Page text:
News & Commentary

July 2, 2021

Tascha Shahriari-Parsa

Tascha Shahriari-Parsa is a student at Harvard Law School.

In an awaited decision on Thursday, the Supreme Court ruled 6-3 that a series of Arizona laws restricting voting access—which have a disparate impact on voters of color—did not violate the 1965 Voting Rights Act (VRA). The first of these restrictions nullified any ballots cast at the wrong precinct. 10,979 such ballots were discarded in Arizona in 2012; last year, Biden defeated Trump by only 10,457 votes. Although the majority did not deny that the restriction had a disparate impact on minority voters, it concluded that the impact was not enough to warrant striking down the law, since virtually all reasonable voting rules that further legitimate state interests may have a disparate impact. The second outlawed so-called “ballet harvesting,” where community organizations or other individuals can collect ballots and deliver them to polling places. In her dissent, Justice Kagan argued that this measure had a disparate impact on rural Native American communities lacking ready access to mail service. The majority did not buy that there was enough evidence of a disparate impact, and once again believed that the State’s compelling interests “in preserving the integrity of its election procedures” were strong enough to overcome any disparate impact if it existed. The Court also rejected claims that the Arizona laws were enacted with a discriminatory purpose.

The Court’s decision may contribute to a further narrowing of enforcement of the VRA in lower courts. As numerous states have passed restrictive voting laws in 2021, the decision makes it more likely that these laws will stand without federal legislative reform. One Unite Here Freedom Rider, Marilyn Wilbur, spoke virtually to Senate majority leader Chuck Schumer, saying “I did not risk my life doing multiple tours in Iraq to come back home and have my elected officials dictate my voice at the ballot box.” Wilbur, a food service worker at Arizona State University, helped organize the workers at her university during the pandemic. “I didn’t risk my life for this country just to have an outdated Senate procedure undermine my democratic rights,” she said.

On Wednesday, The NLRB accepted a request from employer Geodis Logistics to review a decision by the Regional Director of the New Orleans Regional Office, M. Kathleen McKinney. In November, McKinney had denied Geodis Logistics’ second request to renew an employee’s petition to decertify her unit from the United Steelworkers (USW). In dissent, McFerran argued that under the NLRA, the board cannot grant a request to renew a decertification petition made by an employer, or anyone other than employees and their representatives. The text of NLRA Section 9(c)(1)(A) states that “an employee or group of employees or any individual or labor organization acting in their behalf” can file a decertification petition. McFerran also submitted that Geodis Logistics had not raised substantial issues warranting review. The majority’s order did not address McFerran’s contentions.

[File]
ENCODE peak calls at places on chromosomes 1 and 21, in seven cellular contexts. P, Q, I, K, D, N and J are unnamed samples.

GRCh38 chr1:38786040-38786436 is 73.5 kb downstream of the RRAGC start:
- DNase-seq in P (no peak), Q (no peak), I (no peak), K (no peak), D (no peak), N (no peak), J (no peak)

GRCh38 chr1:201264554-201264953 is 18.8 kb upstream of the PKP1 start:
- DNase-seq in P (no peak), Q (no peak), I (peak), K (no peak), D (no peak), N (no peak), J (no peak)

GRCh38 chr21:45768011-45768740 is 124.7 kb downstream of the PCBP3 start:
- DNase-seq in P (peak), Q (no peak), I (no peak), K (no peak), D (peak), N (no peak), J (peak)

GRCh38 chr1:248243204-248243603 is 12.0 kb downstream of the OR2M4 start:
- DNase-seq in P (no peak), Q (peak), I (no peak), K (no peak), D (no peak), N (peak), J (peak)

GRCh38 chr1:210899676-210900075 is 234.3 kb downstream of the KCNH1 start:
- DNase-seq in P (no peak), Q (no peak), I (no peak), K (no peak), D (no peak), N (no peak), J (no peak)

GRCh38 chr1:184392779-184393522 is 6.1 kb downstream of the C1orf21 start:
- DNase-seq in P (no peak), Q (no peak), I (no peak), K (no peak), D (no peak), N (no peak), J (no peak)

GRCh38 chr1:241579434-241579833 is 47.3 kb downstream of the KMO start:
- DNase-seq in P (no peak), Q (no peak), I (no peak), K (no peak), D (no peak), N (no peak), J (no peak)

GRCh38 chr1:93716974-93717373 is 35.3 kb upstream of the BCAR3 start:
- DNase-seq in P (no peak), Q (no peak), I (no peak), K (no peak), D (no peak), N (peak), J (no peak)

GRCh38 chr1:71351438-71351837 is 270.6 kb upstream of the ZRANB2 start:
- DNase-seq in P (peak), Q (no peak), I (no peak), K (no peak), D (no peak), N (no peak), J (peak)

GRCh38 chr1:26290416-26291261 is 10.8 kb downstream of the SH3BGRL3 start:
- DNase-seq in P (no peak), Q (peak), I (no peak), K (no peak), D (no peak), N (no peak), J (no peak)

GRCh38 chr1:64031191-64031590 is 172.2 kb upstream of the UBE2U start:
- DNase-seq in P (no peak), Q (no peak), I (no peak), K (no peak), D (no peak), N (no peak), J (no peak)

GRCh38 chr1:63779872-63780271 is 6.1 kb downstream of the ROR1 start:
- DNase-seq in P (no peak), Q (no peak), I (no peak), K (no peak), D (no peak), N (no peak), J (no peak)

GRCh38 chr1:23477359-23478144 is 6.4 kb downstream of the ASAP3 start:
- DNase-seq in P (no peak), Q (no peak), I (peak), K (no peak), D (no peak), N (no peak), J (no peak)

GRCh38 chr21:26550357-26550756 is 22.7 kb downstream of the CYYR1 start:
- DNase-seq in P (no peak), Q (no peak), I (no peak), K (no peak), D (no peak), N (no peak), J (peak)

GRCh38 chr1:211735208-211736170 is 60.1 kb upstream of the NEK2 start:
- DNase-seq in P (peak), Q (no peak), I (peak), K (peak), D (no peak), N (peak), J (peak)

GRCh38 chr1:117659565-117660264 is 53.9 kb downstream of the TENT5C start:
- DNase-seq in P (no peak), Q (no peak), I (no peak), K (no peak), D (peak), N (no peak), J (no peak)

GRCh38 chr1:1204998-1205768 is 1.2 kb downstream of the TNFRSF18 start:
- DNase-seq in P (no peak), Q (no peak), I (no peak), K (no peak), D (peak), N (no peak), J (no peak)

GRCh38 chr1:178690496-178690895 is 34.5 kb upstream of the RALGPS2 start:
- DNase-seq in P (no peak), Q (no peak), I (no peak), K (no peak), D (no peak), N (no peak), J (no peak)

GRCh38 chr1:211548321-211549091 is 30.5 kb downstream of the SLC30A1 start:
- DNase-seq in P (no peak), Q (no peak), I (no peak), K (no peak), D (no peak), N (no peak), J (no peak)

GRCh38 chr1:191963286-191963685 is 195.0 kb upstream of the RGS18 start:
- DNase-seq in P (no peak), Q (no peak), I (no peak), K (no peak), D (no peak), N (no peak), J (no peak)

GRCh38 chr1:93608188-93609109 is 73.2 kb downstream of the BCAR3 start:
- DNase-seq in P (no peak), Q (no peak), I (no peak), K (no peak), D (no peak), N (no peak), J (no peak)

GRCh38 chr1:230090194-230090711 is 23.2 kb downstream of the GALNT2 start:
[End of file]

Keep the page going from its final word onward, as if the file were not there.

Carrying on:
Around 400 employees of the Brooklyn Public Defender’s Office In New York, known as Brooklyn Defender Services (BDS), sought unionization with the Association of Legal Aid Attorneys this week. On Wednesday, the union claimed that a supermajority of workers had signed cards to join the union. The executive director of BDS, Lisa Schreibersdorf, agreed to recognize the union if they have enough cards signed. “If my staff believes they want to be in a union, I think they deserve me to work with them,” she told the NY Daily News. A union organizing effort at BDS did not succeed in 2016.

On Wednesday, an Indiana Judge granted an injunction against a section of an Indiana law that imposed severe limitations on dues authorizations for school employees in collective bargaining agreements. The law stated that any authorization submitted by a school employee before July 1, 2021 will expire on July 1, 2021 and thus must be resubmitted. According to the judge, this “completely abrogates existing authorization agreements” and thus substantially impairs existing contractual relationships, rendering this portion of the law void under the Contract Clause of the U.S. Constitution. The judge also ruled that another part of the law, which required teachers to “acknowledge their understanding that they have a right not to join a union,” unconstitutionally violates teachers’ free speech rights because Indiana failed to offer any real justification for the provision—in particular, Indiana did not supply “any basis for its apparent belief that teachers do not already know these rights.”

On Thursday, The NLRB charged CW Building Maintenance in San Francisco, California, with an Unfair Labor Practice, and ordered the company to cease and desist from failing and refusing to bargain in good faith with SEIU Local 87. The NLRB also ordered the employer to make employees whole for its failure to make pension payments as required by its CBA with Local 87. In March, 700 local 87 janitors walked off the job fighting for workplace safety protections, seniority rights and fair pay.

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